Author Topic: Fuel Pump/ Vapor lock issues  (Read 847 times)

dph42

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Fuel Pump/ Vapor lock issues
« on: March 19, 2018, 12:21:05 AM »
Good evening all and Thanks for the add! I need a little help from some experts. I own a  pretty decent 1969 Camaro that I have had for about a decade. Regular "Bow Tie"with a 350 and some mods. It has been sitting for about a year so I drained all the fuel out, fresh gas and started it up.  After a bit the filter went dry and it died.  Replaced the pump with a Carquest aftermarket pump and could not stop a leak from the center of the line. Chinese junk I Imagine.  In the mean time I am working on a 1970 that I plan to sell that is having the same problem. During my research I have found that the fuel is boiling, Vapor Lock! Anyway back to my '69, it has a blocked off return line that I plan to hook up with a 3 line pump as soon as I replace all the rubber splices. That is supposed to cure the vapor lock.  My question to you is do any of you have one with a return line? I have a couple of other shells and they are all single fuel line cars. I can find nothing about '69s having a return line.  I even went through my assembly manual today and no mention of a return line. All the 3 line pumps I look at  are mighty tall and I am afraid I may have clearance problems I would appreciate any input You might have. I don't know what I am gonna do on the '70, I already installed heat sheath on the last section of fuel line next to the headers and still the same problem, runs for about 8-10 minutes and then you can watch the fuel boil in the filter and there is no return line.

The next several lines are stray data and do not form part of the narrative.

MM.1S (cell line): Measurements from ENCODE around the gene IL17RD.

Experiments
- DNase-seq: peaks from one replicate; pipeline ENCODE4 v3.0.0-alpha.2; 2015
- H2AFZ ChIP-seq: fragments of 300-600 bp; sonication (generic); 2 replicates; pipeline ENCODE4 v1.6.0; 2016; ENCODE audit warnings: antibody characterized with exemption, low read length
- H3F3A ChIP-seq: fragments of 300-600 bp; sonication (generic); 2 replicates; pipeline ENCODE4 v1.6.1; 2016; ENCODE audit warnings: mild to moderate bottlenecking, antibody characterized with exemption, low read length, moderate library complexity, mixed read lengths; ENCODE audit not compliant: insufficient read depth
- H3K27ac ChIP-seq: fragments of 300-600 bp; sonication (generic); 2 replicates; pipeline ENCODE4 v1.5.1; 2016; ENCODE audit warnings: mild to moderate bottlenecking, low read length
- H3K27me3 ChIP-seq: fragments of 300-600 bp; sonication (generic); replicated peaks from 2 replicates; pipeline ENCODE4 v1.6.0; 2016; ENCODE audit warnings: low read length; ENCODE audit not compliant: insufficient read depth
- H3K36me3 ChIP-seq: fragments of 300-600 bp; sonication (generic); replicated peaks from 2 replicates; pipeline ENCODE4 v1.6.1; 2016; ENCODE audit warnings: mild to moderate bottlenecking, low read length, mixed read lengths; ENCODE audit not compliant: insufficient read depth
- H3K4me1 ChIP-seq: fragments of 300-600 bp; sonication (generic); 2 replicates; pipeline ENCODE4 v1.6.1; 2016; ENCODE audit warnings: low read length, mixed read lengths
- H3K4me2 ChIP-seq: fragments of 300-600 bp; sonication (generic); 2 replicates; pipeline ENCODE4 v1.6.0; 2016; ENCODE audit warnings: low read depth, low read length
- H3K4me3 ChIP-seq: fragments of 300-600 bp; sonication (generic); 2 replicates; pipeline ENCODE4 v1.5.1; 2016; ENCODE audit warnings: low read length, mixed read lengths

Thanks in advance for any help you can give!
David

Randy Shanks

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Re: Fuel Pump/ Vapor lock issues
« Reply #1 on: March 19, 2018, 01:16:28 AM »
David,
I have a '69 SS w/ 396-325 hp that has a return line.
I think the return line was used on the 396 w/ a quadrajet carb.
Look on page 279 of your AIM
The filter with return line is really expensive.
Good Luck
Randy
1969 Camaro, SS 396, 4 speed, convertible, Hugger Orange w/ white top and interior.
Bought New in summer 1969

KurtS

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Re: Fuel Pump/ Vapor lock issues